Minister Dipuo Peters: On the similar principle I just want to make an example about the electrification value chain that in a situation of electricity Government guarantees the loan to Eskom but, I mean gets the loan from the private or from the funders World Bank or African Development Bank and others to build the power plant and the transmission lines. And equally so municipalities and Eskom must put in place the infrastructure to provide for the distribution and reticulation that will bring the power to you. At the same time you must remember on a daily basis, on an hourly basis the power plants must run on coal, gas, nuclear, oil or whatever type of primary energy. And that primary energy source as we speak is procured from the private sector and the private sector does not give it as the Minister has indicated for free. So I just wanted to amplify that particular aspect with the electricity value chain.

Neo: Ministers there was a question particular to you Minister Ndebele when will the Gautrain be fully operational because at the moment it goes up to Rosebank. Then there was another question about cable theft, do we have a sense of how much the cable theft is going to cost this economy.

Minister Dipuo Peters: Opi can answer that one from the electricity side on the cable theft, how much.

Unknown speaker (1): The plan is that by November the entire Gautrain operation will be up and running including the Park Station to Sandton. Basically it is the end of November.

Unknown speaker (2): Last year the direct cost was less than a R100 million but the indirect cost is a lot more substantial because of the disruption to the economy and we don’t have direct numbers in relation to that. Just the cost of the cable that has to be replaced the amount of work that has to be done to fix the problem and so on; last year was about ninety something million rand.

Your argument is completely valid in terms of users must pay especially in the light of infrastructure development. But do you think there perhaps wouldn’t be such a backlash and a sour taste in a lot of citizens mouths when Eskom executives walk away with a R3.5million bonus when there is still so much to finance and to be done. Thank you.

Journalist: To both the Ministers you spoke very passionately about the user pay principle. I would like to know is this something you would try and campaign around because it’s an issue that if one looks at rates and services and so on in municipalities those are also not paid. How are you going to change this and just on what you have actually done with the Ben Schoeman Highway is that you say there is a user payer principle but the people who are going to use the road most frequently are going to pay the least. You have given discounts to those who use the road the most, you have given discount to those using public transport so in fact the users who use the road the least are going to pay the most. So I want to know how this squares with this passionate commitment you’ve got to the user payer principle. Secondly at your briefing in February you told us about something you were going to do to fix pot holes that you were going to set up this unit that was going around the country fixing up pot holes. Can you tell us how many pot holes you have fixed? Thanks.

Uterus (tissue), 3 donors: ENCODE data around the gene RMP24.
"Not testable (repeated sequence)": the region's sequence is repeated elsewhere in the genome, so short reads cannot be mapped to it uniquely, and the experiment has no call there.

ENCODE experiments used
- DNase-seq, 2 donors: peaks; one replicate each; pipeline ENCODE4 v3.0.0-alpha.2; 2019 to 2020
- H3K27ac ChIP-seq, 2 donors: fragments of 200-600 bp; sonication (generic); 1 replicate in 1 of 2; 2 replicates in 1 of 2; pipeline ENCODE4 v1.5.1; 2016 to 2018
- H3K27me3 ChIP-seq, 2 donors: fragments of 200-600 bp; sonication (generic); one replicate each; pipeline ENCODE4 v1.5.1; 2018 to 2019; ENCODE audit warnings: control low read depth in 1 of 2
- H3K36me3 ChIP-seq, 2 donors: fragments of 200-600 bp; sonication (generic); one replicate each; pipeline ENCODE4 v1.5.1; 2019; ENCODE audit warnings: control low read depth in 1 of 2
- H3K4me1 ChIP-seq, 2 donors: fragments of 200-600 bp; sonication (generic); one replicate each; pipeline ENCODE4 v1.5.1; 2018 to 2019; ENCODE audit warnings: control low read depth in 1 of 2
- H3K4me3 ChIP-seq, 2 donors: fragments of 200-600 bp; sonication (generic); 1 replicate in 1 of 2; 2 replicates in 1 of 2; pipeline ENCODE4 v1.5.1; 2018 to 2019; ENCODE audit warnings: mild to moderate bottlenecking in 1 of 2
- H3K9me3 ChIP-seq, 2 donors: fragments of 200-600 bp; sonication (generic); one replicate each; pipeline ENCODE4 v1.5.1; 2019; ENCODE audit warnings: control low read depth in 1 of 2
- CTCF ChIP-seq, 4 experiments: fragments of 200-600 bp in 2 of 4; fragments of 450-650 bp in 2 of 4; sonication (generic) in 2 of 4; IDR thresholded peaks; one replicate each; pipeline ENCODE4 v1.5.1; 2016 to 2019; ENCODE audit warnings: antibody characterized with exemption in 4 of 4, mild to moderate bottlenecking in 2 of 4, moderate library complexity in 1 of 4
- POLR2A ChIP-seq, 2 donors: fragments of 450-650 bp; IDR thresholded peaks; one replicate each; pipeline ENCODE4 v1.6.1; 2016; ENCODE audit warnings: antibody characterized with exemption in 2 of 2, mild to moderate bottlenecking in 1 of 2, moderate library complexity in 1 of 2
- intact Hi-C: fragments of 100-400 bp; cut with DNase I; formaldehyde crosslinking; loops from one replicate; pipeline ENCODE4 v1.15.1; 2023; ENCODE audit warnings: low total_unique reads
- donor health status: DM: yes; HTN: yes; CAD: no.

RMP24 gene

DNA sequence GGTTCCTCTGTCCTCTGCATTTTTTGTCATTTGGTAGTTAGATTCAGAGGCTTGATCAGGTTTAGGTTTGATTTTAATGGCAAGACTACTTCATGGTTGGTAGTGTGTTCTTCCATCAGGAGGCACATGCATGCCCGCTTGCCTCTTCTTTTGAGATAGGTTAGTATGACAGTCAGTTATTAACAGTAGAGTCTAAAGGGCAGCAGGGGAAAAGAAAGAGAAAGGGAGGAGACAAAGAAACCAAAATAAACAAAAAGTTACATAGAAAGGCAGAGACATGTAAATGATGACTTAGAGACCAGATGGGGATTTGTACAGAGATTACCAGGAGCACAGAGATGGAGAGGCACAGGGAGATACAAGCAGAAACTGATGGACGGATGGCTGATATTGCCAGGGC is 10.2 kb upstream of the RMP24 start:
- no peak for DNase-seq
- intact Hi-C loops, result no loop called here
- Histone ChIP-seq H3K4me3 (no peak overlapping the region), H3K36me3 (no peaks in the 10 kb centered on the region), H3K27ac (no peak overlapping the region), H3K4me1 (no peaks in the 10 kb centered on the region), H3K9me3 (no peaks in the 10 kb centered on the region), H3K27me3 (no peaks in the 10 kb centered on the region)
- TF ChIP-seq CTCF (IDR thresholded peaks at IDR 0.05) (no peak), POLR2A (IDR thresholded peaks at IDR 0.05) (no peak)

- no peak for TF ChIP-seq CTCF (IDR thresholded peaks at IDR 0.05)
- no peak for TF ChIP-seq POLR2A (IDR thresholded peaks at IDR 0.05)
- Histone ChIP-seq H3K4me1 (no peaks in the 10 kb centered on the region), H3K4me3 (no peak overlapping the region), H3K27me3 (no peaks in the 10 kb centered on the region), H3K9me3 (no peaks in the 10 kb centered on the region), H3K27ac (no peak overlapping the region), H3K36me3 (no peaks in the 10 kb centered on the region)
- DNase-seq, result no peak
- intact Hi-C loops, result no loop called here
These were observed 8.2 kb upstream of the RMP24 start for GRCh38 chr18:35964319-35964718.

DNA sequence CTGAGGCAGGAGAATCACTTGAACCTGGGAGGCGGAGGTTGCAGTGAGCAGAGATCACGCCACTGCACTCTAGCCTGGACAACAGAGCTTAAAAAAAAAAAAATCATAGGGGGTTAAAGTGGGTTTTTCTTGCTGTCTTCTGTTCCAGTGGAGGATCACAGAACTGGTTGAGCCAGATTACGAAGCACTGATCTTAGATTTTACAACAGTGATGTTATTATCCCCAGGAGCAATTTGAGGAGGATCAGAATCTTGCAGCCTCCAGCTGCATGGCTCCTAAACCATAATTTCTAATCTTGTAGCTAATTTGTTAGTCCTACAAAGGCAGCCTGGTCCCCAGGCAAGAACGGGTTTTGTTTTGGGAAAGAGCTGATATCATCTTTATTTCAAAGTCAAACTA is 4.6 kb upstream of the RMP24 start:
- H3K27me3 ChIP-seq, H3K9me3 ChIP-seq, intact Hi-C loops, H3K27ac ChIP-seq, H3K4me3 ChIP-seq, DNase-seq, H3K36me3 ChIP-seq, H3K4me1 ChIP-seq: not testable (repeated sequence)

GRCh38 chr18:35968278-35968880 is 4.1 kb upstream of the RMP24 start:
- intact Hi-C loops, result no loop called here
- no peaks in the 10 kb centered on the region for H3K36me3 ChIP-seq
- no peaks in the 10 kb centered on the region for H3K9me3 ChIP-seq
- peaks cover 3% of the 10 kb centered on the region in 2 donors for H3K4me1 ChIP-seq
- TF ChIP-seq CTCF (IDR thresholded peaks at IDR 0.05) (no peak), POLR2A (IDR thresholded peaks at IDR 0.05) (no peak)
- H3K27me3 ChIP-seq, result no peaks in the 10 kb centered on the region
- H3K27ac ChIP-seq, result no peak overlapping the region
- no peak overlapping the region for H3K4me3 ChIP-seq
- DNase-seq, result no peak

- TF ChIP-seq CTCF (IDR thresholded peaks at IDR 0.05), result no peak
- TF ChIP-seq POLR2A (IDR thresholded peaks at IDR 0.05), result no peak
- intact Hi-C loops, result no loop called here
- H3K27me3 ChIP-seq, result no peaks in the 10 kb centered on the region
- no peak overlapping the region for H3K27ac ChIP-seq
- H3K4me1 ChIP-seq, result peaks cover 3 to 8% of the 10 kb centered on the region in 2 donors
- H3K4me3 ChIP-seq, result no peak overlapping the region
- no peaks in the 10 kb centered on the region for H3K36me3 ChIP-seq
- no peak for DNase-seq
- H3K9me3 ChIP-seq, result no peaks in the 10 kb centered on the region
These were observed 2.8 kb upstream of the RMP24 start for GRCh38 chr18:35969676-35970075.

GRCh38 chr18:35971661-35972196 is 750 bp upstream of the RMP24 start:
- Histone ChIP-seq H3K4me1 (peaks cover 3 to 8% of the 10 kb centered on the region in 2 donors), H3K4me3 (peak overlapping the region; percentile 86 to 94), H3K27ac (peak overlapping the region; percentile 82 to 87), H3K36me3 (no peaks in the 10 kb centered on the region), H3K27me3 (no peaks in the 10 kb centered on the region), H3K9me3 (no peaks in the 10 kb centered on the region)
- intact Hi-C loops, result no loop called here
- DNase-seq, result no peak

Journalist: Minister can you just tell us or maybe I need clarity on the issue. You said there is a major stakeholder consultation that will take place? Does that mean that there is a possibility that the proposed toll roads will not go ahead?

Journalist: Ministers have you applied your minds or give any consideration to concerns raised by companies who use South African ports. The shipping costs are now among the highest in the world and a lot of companies are concerned that they are not able to compete or remain viable and this is obviously a problem considering the drive to attract investors and grow the economy and create jobs. Can you just comment on that and especially in light of Transnet’s application for an 18% increase on those shipping costs?

Journalist: Minister Peters just on the issue of the renewable energy IPP tender that is out could you give us some insight into when you think the actual tender process will be completed in terms of the first renewable energy company actually getting their licenses and starting to build. When do you expect shovels to be in the ground for those first renewable energy projects? For Minister Ndebele on the toll implementation date for Gauteng not the other tolls that are not implemented yet but for Gauteng. What is your envisaged timeframe for that implementation date?